Play therapy is a method that allows children to express themselves through the use of a variety of activities made available to them including toys, fantasy play, or art. Play therapy is utilized when children are too young to talk about their feelings the way adults do or in conjunction with traditional therapy techniques to help facilitate identification and verbal expression of feelings. Within a safe and understanding environment, children are able to rehearse life interactions and to process underlying emotional concerns by allowing them to recreate experiences and emotions such as anger, fear, sadness, and frustration. Giving children an appropriate outlet for these feelings prevents these emotions from having to be expressed through maladaptive behavioral means. With the help of a trained therapist, emotional conflicts can be represented though play and ultimately be resolved as play evolves and children acquire more understanding and a sense of control over their situation. Play therapy has been proven to:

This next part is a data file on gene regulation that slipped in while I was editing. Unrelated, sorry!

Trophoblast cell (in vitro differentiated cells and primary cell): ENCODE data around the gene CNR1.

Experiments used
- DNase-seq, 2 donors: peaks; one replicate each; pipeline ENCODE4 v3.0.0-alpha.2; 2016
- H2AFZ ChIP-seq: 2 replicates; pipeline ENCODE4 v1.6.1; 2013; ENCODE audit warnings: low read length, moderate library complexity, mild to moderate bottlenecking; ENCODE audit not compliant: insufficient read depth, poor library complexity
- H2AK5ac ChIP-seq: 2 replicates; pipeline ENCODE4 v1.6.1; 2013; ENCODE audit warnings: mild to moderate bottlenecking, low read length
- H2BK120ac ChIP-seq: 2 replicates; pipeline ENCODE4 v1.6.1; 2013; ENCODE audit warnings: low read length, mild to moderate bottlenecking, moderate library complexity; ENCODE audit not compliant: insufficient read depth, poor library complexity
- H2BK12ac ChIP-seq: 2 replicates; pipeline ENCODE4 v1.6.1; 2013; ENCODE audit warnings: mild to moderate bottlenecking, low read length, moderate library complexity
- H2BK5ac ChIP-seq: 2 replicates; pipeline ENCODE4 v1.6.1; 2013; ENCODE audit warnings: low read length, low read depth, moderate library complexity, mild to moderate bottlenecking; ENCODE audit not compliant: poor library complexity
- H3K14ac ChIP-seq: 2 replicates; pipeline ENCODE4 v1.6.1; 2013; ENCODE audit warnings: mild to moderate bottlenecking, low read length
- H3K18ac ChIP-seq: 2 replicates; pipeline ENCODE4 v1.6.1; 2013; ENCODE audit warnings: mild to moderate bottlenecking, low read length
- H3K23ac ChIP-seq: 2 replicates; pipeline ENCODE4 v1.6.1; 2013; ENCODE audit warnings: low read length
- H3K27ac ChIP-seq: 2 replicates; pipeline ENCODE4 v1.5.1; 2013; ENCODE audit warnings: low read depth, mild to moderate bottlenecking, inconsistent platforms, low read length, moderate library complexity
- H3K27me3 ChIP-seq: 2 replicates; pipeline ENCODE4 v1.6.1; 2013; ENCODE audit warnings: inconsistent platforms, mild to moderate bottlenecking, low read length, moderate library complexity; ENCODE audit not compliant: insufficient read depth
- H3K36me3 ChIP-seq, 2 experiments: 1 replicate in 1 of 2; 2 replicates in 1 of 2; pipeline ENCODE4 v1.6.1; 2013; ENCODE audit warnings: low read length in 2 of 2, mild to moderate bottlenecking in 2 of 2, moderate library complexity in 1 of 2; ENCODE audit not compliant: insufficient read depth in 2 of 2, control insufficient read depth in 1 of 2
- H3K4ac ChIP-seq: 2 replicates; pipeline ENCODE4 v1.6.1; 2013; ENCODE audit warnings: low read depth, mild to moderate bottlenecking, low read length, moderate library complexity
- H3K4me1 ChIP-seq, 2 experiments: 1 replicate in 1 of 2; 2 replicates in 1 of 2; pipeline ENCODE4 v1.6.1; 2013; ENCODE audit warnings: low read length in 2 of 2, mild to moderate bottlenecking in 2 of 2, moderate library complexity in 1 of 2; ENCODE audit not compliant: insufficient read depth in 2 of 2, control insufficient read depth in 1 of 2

- Decrease acting-out behaviors
- Change children’s view of events
- Allow them to enjoy interactions with others through improved social skills
- Increase self-esteem
- Reestablish balance and a sense of well-being
- Reestablish and improve family relations.
The length of play therapy depends on a child’s developmental stage and the age of onset of the issue needing to be addressed. In addition to play therapy, collateral parent meetings may be scheduled when warranted to establish objectives of treatment, review progress made toward goals, and relay recommendations that can support the therapy process, such as behavioral management techniques to be implemented in the home.